Syed Mozzam Hossain, Chairman of SMH New Generation Apparels Ltd, is highly respected by the business fraternity for his business diligence and ethical practices. Syed Mozzam has over the years, established a well diversified group, with businesses including engineering, agro, power, etc. In an interview with Textile Excellence, he discusses the important role that the government needs to play to help the industry's growth prospects.
What is the status of the Bangladesh textile and apparel industry in the economy?
Bangladesh has emerged the second largest apparel producer and exporter. It is the backbone of the country's economy, and serves the important economic objective of providing employment to millions of workers in a populous country. Apparel manufacturing has traveled across the globe, in the last many decades – from UK to Turkey, to India, China, and now Bangladesh. In the next 20 years, it could become an important industry in Myanmar, etc. Bangladesh has grown to become the second largest apparel exporter mainly because of dynamic entrepreneurship, combined with highly intelligent workforce, comprising mainly of women.
How have the recent industrial accidents in the country impacted the textile and apparel industry?
These accidents have been detrimental to our image. These unfortunate incidents have captured the attention of the world media, and we have been tagged with poorly managed factories, with entrepreneurs who are not interested in fire and building safety. This is not true. Tazreen and Rana Plaza were stray incidents, but the entire industry is now made out to be non-compliant. Now, the Alliance and Accord groups, along with various government agencies, are working closely with the industry, to ensure that the industry is compliant with social, safety, environmental standards. I strongly believe that these compliances that brands and retailers insist upon are very important for sustainable growth of the Bangladesh industry.
What role does the industry expect the government to play to ensure long term growth of the industry?
Developing and providing infrastructure is an important role that the government must undertake, unfortunately, it is not providing land or building to make our industry compliant. There is a huge gap between what the industry expects from the government, and what the government is doing. There are some industrial areas in some districts, but there are no industrial zones for garments specifically, apparel manufacturing is concentrated in Dhaka and Chittagong, both overcrowded cities, with spiraling land prices. For industrialization a country needs some specific industrial policy but this is overlooked by the government. In contrast, the Malaysian government has helped its industry to relocate and bore the cost of relocating not just within the country, but also outside the country.In Bangladesh, we know that relocation is absolutely necessary, but there is no specific guideline for relocation in Bangladesh. Relocation costs are invariably high, interest rates here are among the highest in the world.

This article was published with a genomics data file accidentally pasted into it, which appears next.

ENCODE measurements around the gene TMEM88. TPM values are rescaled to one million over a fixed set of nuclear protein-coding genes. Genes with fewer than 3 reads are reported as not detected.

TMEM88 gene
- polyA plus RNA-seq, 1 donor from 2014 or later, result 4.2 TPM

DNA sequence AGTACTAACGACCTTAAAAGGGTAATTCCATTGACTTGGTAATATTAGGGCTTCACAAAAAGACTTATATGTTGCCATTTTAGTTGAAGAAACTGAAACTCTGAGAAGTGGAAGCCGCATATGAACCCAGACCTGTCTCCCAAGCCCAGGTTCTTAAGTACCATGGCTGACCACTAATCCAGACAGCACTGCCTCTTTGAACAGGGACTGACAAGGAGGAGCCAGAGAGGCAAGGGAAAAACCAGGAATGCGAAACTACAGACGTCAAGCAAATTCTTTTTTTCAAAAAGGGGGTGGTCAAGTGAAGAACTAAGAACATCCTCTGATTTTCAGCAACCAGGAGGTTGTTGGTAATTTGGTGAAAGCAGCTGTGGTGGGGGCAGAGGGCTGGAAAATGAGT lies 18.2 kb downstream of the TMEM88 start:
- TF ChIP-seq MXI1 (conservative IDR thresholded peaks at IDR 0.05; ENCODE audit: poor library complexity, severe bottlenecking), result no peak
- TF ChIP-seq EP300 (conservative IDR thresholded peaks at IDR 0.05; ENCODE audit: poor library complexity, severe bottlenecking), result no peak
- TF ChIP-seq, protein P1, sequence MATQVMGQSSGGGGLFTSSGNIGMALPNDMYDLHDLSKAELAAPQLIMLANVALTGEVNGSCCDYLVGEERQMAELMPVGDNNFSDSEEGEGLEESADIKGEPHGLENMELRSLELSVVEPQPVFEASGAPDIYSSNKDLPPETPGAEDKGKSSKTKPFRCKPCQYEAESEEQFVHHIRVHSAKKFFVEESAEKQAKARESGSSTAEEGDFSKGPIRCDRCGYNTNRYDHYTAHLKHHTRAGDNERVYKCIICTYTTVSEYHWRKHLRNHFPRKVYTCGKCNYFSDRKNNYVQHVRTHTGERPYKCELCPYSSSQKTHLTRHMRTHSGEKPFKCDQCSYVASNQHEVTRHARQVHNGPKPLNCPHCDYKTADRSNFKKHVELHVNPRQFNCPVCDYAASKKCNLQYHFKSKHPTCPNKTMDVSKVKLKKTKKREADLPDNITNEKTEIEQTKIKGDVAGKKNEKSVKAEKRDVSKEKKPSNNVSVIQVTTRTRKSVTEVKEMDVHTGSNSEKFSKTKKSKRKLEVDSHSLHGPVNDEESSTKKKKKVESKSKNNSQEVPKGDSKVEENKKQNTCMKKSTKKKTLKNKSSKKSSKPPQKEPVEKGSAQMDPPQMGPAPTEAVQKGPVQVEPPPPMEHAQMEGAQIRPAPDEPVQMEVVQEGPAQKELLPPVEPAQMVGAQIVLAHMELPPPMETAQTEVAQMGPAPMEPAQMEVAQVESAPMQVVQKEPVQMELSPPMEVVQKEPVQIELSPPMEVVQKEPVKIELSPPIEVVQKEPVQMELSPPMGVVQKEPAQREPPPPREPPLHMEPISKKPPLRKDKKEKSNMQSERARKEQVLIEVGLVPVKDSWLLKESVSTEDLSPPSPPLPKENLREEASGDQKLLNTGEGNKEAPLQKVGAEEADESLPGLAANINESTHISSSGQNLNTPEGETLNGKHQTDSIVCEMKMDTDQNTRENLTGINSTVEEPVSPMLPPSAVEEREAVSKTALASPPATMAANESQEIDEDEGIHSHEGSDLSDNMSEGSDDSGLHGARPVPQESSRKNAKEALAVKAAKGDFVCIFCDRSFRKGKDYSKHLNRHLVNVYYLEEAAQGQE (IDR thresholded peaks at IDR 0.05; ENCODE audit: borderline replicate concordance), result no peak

Despite the odds, the textiles and RMG sector continue to grow. We want that the government also put an end to the political turmoil, which results in worker unrest, and consequently, production in factories suffers, hurting business. Politics should not be at the cost of the economy.Recently there was a huge political unrest in Thailand but the communication system was not blocked, business continued. The reverse situation prevails in Bangladesh and even the smallest political issue results in roadblocks, vehicles getting burnt down, factories are destroyed.It is the sheer diligence of the entrepreneur and the worker that we have progressed this far, and achieved this success, in the face of so many obstacles.
Which other sectors, other than RMG and IT, can become growth drivers?
The pharmaceutical industry has developed well in Bangladesh. Production is very high, and the world is the market. Bangladesh is a halal country, and halal food is a US$ 600-700 billion business.Apart from this, India, Bangladesh, Nepal, Sri lanka have opened up their markets. India has a huge population, and a big appetite for consumer goods and apparel. If we can develop road connectivity between Bangladesh and India, we will find a market in such close proximity that equals the size of Brazil, or Europe.
Where do you see the future of the Bangladesh RMG industry?
I am very confident about our growth prospects. Bangladesh remains the most cost competitive country in the world. We have become the second largest apparel exporter. If we can develop our infrastructure and build efficient supply chains, we can make the most of the opportunities emerging from the shift in global trade. Costs in China are going up, and that has already increased business for Bangladesh. However, China still has many advantages, Chinese factories have a one month lead time, while Bangladesh has a three month lead time. Turkey has emerged a favoured sourcing destination due to its proximity to Europe, even as Turkish prices are higher. So, improving our supply chain becomes very important. Bangladesh will remain a strong contender, and our politicians have an important role to play in ensuring the future of this industry.